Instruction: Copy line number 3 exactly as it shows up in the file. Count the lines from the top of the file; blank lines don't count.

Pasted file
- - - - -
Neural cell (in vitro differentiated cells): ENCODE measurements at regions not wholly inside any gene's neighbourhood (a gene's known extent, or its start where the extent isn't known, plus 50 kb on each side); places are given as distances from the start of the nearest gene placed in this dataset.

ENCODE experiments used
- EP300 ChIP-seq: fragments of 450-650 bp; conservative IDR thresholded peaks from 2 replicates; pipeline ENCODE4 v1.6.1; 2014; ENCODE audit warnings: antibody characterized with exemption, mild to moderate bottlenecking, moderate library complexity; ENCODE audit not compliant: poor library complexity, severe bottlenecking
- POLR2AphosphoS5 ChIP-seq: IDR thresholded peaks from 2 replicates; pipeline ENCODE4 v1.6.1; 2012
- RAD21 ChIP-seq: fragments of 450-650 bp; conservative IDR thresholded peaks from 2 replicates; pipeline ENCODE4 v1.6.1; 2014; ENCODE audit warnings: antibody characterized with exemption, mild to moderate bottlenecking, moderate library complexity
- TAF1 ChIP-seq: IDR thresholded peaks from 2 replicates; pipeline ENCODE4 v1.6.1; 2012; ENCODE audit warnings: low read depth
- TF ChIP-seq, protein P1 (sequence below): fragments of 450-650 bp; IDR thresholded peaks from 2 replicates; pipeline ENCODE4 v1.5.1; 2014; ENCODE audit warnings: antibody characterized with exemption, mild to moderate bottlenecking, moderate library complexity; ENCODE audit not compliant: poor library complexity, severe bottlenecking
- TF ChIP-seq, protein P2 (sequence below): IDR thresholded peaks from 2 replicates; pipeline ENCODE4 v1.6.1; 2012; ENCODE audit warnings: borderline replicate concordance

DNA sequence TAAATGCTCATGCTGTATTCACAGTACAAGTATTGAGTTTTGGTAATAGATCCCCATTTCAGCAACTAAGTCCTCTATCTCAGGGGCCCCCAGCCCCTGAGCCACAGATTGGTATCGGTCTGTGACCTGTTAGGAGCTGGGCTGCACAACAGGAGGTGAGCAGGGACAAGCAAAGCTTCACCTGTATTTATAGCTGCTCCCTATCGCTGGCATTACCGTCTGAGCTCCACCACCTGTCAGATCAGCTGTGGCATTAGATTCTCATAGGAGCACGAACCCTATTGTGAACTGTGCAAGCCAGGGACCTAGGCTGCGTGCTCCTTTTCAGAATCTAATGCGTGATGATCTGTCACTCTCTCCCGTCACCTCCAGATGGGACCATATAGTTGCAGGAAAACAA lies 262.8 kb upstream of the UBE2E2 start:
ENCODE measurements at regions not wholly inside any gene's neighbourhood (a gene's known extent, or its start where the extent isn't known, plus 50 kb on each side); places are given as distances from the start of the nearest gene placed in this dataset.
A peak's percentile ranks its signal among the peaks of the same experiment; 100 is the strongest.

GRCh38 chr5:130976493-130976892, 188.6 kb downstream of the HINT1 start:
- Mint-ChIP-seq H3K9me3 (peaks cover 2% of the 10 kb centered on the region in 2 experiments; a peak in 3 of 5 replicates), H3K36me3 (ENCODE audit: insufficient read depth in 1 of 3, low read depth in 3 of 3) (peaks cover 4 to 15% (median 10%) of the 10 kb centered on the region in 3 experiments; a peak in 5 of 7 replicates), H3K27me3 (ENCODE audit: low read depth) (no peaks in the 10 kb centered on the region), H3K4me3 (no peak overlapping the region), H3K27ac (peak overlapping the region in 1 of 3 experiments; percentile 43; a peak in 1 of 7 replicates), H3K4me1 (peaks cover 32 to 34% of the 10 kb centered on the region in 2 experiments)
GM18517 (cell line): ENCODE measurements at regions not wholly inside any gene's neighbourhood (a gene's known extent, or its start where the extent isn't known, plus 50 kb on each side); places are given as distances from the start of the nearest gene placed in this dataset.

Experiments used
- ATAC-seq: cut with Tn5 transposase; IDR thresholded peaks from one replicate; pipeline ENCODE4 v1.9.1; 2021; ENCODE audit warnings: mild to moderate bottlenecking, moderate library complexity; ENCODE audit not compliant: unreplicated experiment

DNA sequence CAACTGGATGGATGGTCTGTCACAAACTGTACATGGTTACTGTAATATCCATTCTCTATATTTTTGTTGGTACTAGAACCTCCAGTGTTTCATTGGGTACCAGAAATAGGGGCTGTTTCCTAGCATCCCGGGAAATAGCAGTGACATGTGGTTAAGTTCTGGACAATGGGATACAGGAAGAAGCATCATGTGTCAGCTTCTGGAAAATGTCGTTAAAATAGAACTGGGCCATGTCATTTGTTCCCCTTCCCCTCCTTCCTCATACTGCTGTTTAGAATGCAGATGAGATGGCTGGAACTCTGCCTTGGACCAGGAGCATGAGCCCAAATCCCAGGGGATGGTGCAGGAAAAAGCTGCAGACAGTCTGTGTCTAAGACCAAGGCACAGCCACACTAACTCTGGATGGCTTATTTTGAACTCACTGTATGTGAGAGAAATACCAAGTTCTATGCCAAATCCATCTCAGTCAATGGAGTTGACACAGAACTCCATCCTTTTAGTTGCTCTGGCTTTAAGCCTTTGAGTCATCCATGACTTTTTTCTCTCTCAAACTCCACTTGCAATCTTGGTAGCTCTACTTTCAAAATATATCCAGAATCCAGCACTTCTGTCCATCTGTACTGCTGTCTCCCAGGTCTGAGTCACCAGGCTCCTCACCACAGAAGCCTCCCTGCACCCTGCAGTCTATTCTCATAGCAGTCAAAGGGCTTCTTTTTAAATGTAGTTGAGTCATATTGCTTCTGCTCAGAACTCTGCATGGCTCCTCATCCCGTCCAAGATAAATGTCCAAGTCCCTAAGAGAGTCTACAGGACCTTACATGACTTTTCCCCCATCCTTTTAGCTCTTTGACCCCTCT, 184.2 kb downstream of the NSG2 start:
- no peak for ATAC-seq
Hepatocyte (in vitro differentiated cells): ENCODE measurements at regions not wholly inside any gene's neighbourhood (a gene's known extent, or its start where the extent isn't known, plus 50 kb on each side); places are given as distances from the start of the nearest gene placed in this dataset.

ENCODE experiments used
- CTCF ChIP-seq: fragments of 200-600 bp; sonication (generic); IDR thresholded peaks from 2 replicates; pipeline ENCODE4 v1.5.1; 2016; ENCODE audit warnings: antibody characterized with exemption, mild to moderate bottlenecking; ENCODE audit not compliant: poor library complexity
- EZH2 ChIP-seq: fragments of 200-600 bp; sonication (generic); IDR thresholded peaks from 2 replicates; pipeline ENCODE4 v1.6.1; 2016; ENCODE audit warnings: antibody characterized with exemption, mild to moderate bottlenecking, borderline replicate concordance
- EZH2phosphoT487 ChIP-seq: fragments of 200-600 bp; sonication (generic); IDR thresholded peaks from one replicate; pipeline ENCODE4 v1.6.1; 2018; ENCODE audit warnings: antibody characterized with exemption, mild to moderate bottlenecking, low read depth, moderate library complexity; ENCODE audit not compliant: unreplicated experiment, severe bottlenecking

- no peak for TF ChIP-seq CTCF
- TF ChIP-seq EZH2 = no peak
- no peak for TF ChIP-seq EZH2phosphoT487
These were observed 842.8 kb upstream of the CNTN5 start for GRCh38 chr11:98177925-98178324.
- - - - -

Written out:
- EP300 ChIP-seq: fragments of 450-650 bp; conservative IDR thresholded peaks from 2 replicates; pipeline ENCODE4 v1.6.1; 2014; ENCODE audit warnings: antibody characterized with exemption, mild to moderate bottlenecking, moderate library complexity; ENCODE audit not compliant: poor library complexity, severe bottlenecking